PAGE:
Chrome OS impacts
Posted 09 July 2009 - 11:19 AM
Google's ChromeOS might be great, but it'll make about as much a splash long-term as Linux has.
Posted 12 July 2009 - 10:51 AM
Posted 12 July 2009 - 02:31 PM
Posted 15 July 2009 - 09:14 AM
Posted 20 July 2009 - 06:58 PM
i hope it advertises linux though i find it great and use it for more than half my stuff (not to mention i dont have to worry about viruses and it doesnt get overloaded when i open 5 appliaction at once lol)
Posted 21 July 2009 - 04:41 AM
Don't tempt me to reply to that statement and cause a Windows vs Linux flamewar!
To be honest, I very much doubt that any new operating system that doesn't come bundled with a popular PC will become popular. That is where Windows has the advantage over its competition, with the possible exception of the Mac OS. I'll write more when I have the time...
Posted 21 July 2009 - 04:48 AM
Posted 21 July 2009 - 09:50 AM
Hmm I knew Chrome browser in't available on Linux so I was wondering how they were going to do it on Chrome OS. The significant point about using the Linux kernel is it means Google OS will have the same hardware compatibility and exploits. Linux has some problems on current netbooks including wireless, display, and power drivers; I don't think a Google distro is really going to improve that much. Besides why not just use a "full" and "free" distro, why restrict yourself into Googleland? It's contrary to the ideals of Linux.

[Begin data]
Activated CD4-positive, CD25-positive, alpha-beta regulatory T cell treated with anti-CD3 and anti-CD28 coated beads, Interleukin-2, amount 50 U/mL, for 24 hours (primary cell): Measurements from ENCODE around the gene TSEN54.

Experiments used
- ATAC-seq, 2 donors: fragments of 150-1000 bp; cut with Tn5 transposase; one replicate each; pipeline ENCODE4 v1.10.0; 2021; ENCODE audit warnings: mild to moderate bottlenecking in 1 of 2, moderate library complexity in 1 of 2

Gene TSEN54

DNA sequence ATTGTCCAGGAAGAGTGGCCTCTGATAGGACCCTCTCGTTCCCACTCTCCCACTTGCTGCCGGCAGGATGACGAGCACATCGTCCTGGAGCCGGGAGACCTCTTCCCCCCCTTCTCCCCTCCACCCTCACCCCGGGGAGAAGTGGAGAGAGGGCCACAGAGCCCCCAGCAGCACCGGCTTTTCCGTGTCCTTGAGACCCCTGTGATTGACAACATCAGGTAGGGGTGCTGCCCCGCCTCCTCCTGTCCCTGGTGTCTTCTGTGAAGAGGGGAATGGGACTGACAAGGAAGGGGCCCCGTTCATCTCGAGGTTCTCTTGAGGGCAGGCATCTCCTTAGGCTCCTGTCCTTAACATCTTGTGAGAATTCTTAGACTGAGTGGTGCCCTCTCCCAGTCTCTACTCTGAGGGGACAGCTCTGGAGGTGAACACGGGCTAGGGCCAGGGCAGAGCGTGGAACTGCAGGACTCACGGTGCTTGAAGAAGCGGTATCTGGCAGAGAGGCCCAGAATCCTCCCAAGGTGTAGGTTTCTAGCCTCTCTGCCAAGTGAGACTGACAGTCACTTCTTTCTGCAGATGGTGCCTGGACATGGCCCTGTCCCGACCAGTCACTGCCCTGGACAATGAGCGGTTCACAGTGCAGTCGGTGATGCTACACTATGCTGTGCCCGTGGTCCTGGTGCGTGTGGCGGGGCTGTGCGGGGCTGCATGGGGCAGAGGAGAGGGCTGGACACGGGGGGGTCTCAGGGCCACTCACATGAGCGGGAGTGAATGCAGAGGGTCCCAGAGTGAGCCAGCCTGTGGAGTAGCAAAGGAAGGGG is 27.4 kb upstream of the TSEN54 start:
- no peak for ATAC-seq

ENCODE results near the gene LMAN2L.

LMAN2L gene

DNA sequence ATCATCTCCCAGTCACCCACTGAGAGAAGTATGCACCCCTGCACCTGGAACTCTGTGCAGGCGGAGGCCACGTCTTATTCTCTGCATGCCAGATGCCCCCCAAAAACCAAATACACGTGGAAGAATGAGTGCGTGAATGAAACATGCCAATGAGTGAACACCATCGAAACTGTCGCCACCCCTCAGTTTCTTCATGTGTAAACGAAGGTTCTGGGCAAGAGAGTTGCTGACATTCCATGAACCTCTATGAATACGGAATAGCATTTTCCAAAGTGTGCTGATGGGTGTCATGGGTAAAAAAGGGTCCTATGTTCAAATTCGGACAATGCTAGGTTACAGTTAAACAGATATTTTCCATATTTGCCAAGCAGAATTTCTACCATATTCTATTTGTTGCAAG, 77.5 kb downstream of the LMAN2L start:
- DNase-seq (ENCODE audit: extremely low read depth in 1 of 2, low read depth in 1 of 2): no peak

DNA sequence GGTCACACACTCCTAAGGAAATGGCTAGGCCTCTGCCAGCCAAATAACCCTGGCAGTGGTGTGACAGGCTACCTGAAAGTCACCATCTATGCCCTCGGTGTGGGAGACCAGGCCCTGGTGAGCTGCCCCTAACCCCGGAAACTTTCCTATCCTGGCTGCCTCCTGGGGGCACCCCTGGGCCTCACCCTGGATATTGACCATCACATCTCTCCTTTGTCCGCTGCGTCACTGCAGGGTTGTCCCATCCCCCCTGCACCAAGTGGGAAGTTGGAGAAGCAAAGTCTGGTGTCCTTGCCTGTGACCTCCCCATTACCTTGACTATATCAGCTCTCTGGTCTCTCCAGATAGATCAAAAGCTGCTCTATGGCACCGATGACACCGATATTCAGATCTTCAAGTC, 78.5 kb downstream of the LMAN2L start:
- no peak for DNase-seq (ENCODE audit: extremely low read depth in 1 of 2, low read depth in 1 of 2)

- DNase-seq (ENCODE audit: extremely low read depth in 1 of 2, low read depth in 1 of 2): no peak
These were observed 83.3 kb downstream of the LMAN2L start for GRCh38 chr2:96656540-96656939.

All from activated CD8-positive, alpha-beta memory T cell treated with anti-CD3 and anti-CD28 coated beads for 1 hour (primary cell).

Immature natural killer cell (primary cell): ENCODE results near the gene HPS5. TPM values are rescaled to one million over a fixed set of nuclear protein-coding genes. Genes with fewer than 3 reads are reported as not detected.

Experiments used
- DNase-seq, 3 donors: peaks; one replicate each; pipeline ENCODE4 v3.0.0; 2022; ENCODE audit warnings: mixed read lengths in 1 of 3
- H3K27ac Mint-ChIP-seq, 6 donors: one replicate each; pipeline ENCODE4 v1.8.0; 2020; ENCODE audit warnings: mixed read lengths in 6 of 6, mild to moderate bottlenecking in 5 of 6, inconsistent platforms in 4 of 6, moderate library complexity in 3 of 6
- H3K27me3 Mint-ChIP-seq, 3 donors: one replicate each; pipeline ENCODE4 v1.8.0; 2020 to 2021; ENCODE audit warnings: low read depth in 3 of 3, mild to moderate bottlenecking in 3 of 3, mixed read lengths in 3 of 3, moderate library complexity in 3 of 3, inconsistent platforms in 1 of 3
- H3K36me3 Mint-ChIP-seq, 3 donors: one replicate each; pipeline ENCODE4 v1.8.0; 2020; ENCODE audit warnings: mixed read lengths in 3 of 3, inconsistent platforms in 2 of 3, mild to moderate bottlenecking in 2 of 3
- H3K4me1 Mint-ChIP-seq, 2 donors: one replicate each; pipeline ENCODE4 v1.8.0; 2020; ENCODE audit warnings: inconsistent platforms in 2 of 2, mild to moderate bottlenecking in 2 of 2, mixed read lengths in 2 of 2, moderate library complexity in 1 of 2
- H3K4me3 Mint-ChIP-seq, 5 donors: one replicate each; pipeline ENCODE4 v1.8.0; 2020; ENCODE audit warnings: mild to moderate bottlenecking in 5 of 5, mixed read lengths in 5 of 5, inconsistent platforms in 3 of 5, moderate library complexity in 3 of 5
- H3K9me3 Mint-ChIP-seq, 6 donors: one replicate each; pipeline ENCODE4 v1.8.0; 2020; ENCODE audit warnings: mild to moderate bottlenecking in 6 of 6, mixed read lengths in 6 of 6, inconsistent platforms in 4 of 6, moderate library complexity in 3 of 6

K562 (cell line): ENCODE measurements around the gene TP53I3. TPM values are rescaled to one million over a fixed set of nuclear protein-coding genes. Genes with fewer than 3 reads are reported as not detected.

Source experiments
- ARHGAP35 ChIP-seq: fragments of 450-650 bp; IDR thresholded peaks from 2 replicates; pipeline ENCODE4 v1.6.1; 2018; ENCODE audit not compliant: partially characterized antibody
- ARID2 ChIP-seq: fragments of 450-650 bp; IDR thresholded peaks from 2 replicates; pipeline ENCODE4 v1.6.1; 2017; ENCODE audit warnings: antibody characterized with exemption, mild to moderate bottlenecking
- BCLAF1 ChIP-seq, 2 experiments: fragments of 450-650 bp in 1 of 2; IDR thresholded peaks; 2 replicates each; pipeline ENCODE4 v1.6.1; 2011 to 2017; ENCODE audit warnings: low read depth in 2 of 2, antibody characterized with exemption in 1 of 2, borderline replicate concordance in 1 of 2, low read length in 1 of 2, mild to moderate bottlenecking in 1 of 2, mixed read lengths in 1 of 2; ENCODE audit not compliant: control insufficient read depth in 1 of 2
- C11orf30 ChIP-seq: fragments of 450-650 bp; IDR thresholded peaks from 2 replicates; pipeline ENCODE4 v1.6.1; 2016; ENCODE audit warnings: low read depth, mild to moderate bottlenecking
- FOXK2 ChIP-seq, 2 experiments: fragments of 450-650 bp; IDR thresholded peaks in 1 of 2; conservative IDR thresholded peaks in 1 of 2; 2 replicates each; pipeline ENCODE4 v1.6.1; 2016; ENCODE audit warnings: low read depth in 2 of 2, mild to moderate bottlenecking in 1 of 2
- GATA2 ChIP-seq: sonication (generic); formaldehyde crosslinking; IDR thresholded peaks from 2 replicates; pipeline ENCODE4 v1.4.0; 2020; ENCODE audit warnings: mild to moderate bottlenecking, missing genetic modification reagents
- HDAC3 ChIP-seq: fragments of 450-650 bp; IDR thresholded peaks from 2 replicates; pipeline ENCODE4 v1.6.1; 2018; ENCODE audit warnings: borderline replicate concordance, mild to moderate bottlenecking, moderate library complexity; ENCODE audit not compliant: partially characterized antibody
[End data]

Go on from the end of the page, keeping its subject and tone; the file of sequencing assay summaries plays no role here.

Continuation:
Posted 21 July 2009 - 10:40 AM
We have all heard in the tech news how people envision the future of computing. A lot of the time, the subject of "the cloud" comes up. Now, Google are a huge internet presence, if anybody has the potential (or the will) to create an entirely internet based OS, then it's them. They already have cloud applications such as Google Apps gaining momentum in the market. Now, what if these apps became tied to the OS, just as we have heard in the news?
No longer would you need massive hard drives to store your data, because it is all stored online at Google's servers. You wouldn't need a particularly fast processor, not a huge amount of RAM, just an internet connection. Low power machines, heard that before?
Netbooks. Linux, as we know, is well capable of running on a netbook. Linux is modular, highly customisable, and has some form of compatibility with certain machines, netbooks in particular. Linux is a fine internet OS (sometimes, don't get me started on wireless support), well suited for the job. It is freely distributed.
But I find it really hard to speak positively about a cloud OS, so I shall have to stop there. I'd still rather use Windows XP Home on a netbook any day, I think a lot of people might agree.
Posted 08 October 2009 - 08:30 AM
The only people who'll give it a go is people like me who are curious, and if it's any good, will stick with it, till it gives us a problem, which means we'll format and reinstall whichever OS is in our comfort zone (usually an NT based Windows version for me, such as NT/2000/XP/2003)
I think it's probably a case of Google being a bit late in the OS market. Most home users will have no inclination to change their OS as their exisiting Windows XP/Vista/7 is working for them fine as it is.
If it ain't broke, don't fix it!